Advocate Solutions Partner

TV content adds value, readership and revenue


Can you guess how much TV your newspaper readers are watching on an average day? The answer might surprise you. 

According to Nielsen, in Q3 of 2020: 

  • 50-64-year-olds watched five hours per day.
  • The 65+ demographic watched six hours and 39 minutes of traditional TV per day.

Nielsen research determined in June of this year that 26% of all TV viewing was done via streaming services such as Netflix, Hulu, YouTube and Prime Video. 

“The past year has categorically shifted the television viewing landscape,” said Brian Fuhrer, SVP of product strategy at Nielsen.

The influx of networks, streaming services and programming has left many TV viewers overwhelmed by trying to find something good to watch. Indeed, a recent survey found that 70% of viewers struggle to figure out what to watch next.

Aaron Kotarek, SVP of audience and operations for the Honolulu Star-Advertiser, saw an opportunity through his content partnership with NTVB Media to ease the burden on his readers when COVID-19 struck.

“Due to the pandemic keeping many people home, our readers are watching a lot of TV every day and night; and like most of us, they struggle to find something exciting or relevant to watch,” he said. “NTVB Media provided us with a solution with its paginated What to Watch pages that is a great asset to our readers while also putting minimal burden on our staff. It’s partnerships like these that are a win-win for everybody, including us, our readers and NTVB. “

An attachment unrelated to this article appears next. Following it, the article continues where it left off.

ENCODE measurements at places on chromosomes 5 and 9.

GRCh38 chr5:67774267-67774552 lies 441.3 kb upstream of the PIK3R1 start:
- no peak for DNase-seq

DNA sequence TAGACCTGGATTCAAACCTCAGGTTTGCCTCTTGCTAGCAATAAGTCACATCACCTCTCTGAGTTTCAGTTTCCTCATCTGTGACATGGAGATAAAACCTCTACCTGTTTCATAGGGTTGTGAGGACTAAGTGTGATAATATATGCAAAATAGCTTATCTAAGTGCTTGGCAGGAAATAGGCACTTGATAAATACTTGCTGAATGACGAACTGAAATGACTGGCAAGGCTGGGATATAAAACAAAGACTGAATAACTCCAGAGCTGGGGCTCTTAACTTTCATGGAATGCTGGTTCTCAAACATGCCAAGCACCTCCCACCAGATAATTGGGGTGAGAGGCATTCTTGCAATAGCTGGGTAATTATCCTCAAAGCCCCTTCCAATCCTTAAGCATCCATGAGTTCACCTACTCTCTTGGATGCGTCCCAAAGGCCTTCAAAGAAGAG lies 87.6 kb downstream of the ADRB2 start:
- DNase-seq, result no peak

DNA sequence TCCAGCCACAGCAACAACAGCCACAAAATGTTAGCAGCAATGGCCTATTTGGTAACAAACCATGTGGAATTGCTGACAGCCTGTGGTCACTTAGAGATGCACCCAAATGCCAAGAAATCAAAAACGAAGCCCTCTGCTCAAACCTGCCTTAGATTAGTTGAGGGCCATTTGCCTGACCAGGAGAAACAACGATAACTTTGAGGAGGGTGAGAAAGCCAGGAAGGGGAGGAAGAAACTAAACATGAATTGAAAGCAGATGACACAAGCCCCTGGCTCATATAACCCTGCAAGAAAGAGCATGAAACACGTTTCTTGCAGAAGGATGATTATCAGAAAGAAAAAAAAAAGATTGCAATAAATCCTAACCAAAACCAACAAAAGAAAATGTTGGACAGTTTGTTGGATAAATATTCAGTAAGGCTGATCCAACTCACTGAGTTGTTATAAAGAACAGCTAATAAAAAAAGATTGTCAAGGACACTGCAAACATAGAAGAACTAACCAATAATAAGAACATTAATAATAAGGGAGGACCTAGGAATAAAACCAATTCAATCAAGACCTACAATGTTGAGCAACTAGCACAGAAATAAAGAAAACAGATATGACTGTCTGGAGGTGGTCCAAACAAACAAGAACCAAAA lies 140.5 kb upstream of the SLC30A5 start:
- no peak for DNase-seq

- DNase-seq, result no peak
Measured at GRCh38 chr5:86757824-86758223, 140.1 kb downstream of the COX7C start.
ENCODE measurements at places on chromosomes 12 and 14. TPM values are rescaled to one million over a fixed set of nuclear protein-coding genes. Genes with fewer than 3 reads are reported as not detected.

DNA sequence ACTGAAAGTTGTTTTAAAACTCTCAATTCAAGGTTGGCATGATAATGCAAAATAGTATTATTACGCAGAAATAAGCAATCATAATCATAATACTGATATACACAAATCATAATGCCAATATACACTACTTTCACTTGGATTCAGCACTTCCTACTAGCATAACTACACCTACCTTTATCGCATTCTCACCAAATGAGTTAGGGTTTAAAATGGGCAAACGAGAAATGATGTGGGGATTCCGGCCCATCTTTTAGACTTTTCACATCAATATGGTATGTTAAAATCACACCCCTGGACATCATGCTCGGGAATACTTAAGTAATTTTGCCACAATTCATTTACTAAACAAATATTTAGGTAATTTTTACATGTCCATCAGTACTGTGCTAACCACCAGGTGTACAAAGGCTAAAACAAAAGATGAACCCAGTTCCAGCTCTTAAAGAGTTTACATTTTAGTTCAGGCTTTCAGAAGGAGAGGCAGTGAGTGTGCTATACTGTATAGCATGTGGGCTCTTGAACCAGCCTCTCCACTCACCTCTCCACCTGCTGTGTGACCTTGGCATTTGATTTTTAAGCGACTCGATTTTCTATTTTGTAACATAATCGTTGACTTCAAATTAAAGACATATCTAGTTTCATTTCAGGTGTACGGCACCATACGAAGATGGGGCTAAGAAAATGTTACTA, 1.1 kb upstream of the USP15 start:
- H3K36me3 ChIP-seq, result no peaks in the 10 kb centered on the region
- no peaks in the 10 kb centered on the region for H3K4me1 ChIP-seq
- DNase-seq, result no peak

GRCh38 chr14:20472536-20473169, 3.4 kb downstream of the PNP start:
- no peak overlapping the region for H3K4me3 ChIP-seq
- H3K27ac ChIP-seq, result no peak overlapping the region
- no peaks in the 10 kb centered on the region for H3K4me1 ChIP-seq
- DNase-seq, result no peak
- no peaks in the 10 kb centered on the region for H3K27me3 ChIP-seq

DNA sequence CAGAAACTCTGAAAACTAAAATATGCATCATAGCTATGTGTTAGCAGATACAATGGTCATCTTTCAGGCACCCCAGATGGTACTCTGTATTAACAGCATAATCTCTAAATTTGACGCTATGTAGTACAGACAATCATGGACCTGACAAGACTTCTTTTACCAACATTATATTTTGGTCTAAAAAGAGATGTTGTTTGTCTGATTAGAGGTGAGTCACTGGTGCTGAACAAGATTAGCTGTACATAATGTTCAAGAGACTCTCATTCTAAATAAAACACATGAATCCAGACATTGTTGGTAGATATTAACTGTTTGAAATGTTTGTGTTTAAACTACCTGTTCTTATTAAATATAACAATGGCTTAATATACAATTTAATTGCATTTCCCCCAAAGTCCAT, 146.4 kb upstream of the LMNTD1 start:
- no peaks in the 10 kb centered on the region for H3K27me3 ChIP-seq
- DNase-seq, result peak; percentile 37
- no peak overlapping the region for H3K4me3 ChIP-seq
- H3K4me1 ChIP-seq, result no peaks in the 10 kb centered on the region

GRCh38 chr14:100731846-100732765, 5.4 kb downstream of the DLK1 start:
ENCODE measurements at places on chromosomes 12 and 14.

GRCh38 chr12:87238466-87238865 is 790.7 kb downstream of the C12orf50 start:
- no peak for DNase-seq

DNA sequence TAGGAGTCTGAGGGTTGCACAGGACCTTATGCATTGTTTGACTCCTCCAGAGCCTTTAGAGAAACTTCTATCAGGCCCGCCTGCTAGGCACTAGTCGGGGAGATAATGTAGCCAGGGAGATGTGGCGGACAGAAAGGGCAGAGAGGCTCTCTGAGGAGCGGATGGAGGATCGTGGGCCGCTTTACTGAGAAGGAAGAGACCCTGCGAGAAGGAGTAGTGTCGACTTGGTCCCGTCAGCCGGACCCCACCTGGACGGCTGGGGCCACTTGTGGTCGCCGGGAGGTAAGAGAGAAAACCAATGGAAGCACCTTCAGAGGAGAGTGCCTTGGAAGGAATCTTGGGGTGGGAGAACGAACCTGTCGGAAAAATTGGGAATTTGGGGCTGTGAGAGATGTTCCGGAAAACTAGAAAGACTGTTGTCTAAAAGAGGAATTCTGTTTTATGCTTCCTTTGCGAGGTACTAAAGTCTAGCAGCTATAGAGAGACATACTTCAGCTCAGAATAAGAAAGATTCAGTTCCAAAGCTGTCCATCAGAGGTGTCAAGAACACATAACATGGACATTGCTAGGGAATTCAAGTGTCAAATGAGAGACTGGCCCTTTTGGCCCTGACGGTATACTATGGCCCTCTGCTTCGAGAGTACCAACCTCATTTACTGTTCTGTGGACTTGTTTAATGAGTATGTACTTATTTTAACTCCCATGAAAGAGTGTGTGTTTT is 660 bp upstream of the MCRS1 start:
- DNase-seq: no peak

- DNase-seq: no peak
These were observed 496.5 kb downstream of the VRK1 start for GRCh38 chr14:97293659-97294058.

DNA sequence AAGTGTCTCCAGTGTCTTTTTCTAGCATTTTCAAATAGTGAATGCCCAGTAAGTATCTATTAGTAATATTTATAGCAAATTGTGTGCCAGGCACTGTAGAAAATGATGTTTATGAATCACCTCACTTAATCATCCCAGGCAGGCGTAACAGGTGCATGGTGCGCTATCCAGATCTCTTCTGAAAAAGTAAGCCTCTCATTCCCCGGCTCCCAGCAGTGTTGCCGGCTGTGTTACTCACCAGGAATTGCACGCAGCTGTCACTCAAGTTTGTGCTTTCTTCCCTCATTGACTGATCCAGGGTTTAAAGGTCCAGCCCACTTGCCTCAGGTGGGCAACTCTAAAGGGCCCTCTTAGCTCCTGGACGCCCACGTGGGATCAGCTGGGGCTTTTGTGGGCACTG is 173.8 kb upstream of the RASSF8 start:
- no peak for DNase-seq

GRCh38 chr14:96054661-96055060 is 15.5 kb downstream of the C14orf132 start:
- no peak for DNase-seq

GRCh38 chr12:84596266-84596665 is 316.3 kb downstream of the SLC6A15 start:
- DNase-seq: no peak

The Honolulu Star-Advertiser is not alone in taking advantage of NTVB’s entertainment solutions. The Michigan-based company has worked with more than 300 newspapers over the past 35 years and prides itself on customizing its suite of products to your needs. NTVB owns and publishes TV Weekly — the country’s largest weekly television guide — TV Guide Magazine and many other entertainment publications.

In September, NTVB will introduce a weekly, digital publication that newspapers of all sizes and frequencies can make available to their readers at no cost. What to Watch — which bears the same name as the daily paginated pages many papers like the Star-Advertiser are running — will offer daily guidance on the top shows, movies, documentaries and sporting events that are available on cable, satellite and streaming services.

You can view a prototype of What to Watch here.

In addition to offering the upcoming What to Watch digital magazine and daily paginated pages to their online subscribers, newspapers can capitalize on the too-much-TV dilemma in several ways, such as: 

  • Replacing the dated TV grids in your print edition with recommendations on the shows, movies and sporting events your readers will want to watch. This allows you to cater to 100% of your readership. 
  • Offering your readers who prefer a daily grid a discounted deal on a television magazine — such as TV Weekly — that will be a substantial upgrade to the modified grids you currently offer.

“Our program is a win-win for readers, because they are getting the entertainment guidance and coverage they desperately crave,” said Michael Keever, SVP and chief marketing officer for NTVB. “And the best part for our newspaper partners is it’s an opportunity to reach an underserved audience at no out-of-pocket cost.”

For more information on What to Watch and how you can take advantage of the expanding TV landscape, contact Michael at